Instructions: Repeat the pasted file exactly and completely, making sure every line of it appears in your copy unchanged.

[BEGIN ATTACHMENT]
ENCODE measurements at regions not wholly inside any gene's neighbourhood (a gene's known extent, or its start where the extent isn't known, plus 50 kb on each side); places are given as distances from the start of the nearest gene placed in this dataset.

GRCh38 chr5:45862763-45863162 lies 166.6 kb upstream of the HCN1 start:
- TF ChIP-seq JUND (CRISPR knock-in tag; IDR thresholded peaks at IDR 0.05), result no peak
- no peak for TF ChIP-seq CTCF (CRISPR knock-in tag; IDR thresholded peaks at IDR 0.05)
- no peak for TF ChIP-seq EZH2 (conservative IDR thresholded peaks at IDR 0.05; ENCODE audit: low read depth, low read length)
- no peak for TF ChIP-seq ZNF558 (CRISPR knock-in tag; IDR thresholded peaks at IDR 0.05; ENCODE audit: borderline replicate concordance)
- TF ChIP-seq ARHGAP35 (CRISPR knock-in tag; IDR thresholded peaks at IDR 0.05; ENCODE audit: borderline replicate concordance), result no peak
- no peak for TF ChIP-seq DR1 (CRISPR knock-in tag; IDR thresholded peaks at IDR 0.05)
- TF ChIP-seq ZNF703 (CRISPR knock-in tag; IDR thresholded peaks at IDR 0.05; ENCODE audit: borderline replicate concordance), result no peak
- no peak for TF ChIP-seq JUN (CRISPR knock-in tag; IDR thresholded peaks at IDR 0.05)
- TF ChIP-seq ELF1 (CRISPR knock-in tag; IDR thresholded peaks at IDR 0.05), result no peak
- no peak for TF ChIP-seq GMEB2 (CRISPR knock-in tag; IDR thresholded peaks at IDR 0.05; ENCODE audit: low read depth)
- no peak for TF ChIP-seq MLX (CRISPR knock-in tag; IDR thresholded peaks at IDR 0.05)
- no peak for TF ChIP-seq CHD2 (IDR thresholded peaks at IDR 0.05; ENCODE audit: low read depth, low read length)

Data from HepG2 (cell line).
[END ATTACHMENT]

ENCODE measurements at regions not wholly inside any gene's neighbourhood (a gene's known extent, or its start where the extent isn't known, plus 50 kb on each side); places are given as distances from the start of the nearest gene placed in this dataset.

GRCh38 chr5:45862763-45863162 lies 166.6 kb upstream of the HCN1 start:
- TF ChIP-seq JUND (CRISPR knock-in tag; IDR thresholded peaks at IDR 0.05), result no peak
- no peak for TF ChIP-seq CTCF (CRISPR knock-in tag; IDR thresholded peaks at IDR 0.05)
- no peak for TF ChIP-seq EZH2 (conservative IDR thresholded peaks at IDR 0.05; ENCODE audit: low read depth, low read length)
- no peak for TF ChIP-seq ZNF558 (CRISPR knock-in tag; IDR thresholded peaks at IDR 0.05; ENCODE audit: borderline replicate concordance)
- TF ChIP-seq ARHGAP35 (CRISPR knock-in tag; IDR thresholded peaks at IDR 0.05; ENCODE audit: borderline replicate concordance), result no peak
- no peak for TF ChIP-seq DR1 (CRISPR knock-in tag; IDR thresholded peaks at IDR 0.05)
- TF ChIP-seq ZNF703 (CRISPR knock-in tag; IDR thresholded peaks at IDR 0.05; ENCODE audit: borderline replicate concordance), result no peak
- no peak for TF ChIP-seq JUN (CRISPR knock-in tag; IDR thresholded peaks at IDR 0.05)
- TF ChIP-seq ELF1 (CRISPR knock-in tag; IDR thresholded peaks at IDR 0.05), result no peak
- no peak for TF ChIP-seq GMEB2 (CRISPR knock-in tag; IDR thresholded peaks at IDR 0.05; ENCODE audit: low read depth)
- no peak for TF ChIP-seq MLX (CRISPR knock-in tag; IDR thresholded peaks at IDR 0.05)
- no peak for TF ChIP-seq CHD2 (IDR thresholded peaks at IDR 0.05; ENCODE audit: low read depth, low read length)

Data from HepG2 (cell line).